The plea claimed it sought to regulate online news portals by imposing government oversight and a vaguely worded ‘Code of Ethics’.
The Delhi High Court on Tuesday sought a response from the Centre on a petition challenging the new IT (Intermediary Guidelines and Digital Media Ethics Code) Rules, 2021, claiming it seeks to regulate online news portals by imposing government oversight and a vaguely worded ‘Code of Ethics’.
A Bench of Chief Justice D.N. Patel and Justice Jasmeet Singh issued notices to the Ministry of Electronics and Information Technology (MEITY) and Ministry Of Information & Broadcasting on the plea filed by Foundation for Independent Journalism, a trust that owns digital news portal The Wire.
The petition argued that the new IT Rules issued on February 25, 2021, were “palpably illegal” in seeking to control and regulate digital news media when the parent statute nowhere provided for such a remit. It said the new IT Rules had “profound and serious harms for digital news media” and was destructive of their rights.
Other petitioners in the case include M.K. Venu, Director and Founding Editor, The Wire, and Dhanya Rajendran, founder & Editor-In-Chief, The News Minute.
The plea stated that the IT Rules, 2021, introduced two distinct sets of regulations — one, due diligence norms to be followed by ‘intermediaries’ and two, ‘Code of Ethics’ ought to be adhered to by ‘publishers’, along with a three-tier compliance mechanism.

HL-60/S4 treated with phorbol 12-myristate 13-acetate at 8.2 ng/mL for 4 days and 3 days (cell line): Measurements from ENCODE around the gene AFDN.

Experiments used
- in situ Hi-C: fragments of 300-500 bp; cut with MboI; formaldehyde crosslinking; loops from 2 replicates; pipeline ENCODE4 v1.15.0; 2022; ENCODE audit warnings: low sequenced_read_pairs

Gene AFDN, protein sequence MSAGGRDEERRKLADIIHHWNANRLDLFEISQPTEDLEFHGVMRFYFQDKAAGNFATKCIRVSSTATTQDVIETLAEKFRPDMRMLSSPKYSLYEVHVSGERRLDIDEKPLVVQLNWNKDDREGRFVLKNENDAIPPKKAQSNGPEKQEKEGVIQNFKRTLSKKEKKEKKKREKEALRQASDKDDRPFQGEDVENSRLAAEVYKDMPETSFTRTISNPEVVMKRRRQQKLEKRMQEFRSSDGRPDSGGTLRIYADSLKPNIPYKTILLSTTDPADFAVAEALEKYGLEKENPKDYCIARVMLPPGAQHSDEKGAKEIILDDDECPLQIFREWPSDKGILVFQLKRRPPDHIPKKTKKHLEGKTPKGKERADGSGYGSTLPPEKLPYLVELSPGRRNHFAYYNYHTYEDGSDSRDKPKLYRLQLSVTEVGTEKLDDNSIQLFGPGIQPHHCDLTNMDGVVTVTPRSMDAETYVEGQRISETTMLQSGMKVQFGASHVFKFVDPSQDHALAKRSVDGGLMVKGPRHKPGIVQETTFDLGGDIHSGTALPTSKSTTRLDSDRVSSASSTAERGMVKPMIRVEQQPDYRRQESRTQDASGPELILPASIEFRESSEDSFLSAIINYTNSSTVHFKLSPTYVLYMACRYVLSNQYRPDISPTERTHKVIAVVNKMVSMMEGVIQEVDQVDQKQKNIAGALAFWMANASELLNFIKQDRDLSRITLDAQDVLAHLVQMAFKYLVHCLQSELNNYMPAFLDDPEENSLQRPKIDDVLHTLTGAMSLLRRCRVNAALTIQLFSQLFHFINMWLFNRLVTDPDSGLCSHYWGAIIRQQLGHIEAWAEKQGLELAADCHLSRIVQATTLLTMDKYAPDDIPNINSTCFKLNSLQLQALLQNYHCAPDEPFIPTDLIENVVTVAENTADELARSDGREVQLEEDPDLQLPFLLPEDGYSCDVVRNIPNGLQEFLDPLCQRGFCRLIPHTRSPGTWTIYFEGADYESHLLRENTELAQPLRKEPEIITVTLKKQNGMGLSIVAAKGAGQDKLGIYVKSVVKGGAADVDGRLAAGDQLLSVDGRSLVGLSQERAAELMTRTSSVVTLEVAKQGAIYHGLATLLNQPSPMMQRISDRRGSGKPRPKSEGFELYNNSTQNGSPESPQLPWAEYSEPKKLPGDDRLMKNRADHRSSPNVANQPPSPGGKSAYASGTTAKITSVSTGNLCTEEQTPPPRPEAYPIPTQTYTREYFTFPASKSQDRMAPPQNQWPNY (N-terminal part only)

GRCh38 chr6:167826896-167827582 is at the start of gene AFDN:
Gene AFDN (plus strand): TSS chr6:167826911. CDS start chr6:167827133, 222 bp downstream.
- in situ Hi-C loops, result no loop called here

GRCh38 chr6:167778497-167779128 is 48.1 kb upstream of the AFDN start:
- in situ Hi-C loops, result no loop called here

While ‘intermediaries’ were recognised and regulated by the IT Act, the plea said that the new IT Rules laid down a separate ‘Code of Ethics’ for the two kinds of publishers — publishers of news and current affairs content, and publishers of online curated content.
“…the parent (IT) Act does not recognise digital news media as a separate category of entities and does not seek to subject them or their content to any set of special regulations,” said the plea filed through advocates Prasanna S., Vinoothna Vinjam and Bharat Gupta.
“The content to be regulated by the parent Act, as offences, was limited to sexually explicit material, child pornography, showing private parts of individuals, cyber terrorism, etc. to be prosecuted and tried by normal courts,” it added.
“The IT Rules, 2021, expand the scope of the Act even further by providing for a Code of Ethics and a three-tier regulatory system to administer a loose-ranging Code of Ethics, that contains wide and vague terms as ‘half-truths’, ‘good taste’, ‘decency’,” the petition said.
“The IT Rules, 2021, provide for an oversight mechanism, including the setting up of an Inter-Departmental Committee which has the power to hear grievances regarding compliance with the said Code of Ethics, as well as the power to recommend to the Ministry of I&B, draconian measures such as ordering the deletion, modification of content or blocking the same,” the plea contended.
It argued that the rules framed under the IT Act could not set up an adjudicatory mechanism parallel to Courts of law, which was completely beyond the object and scope of the parent Act.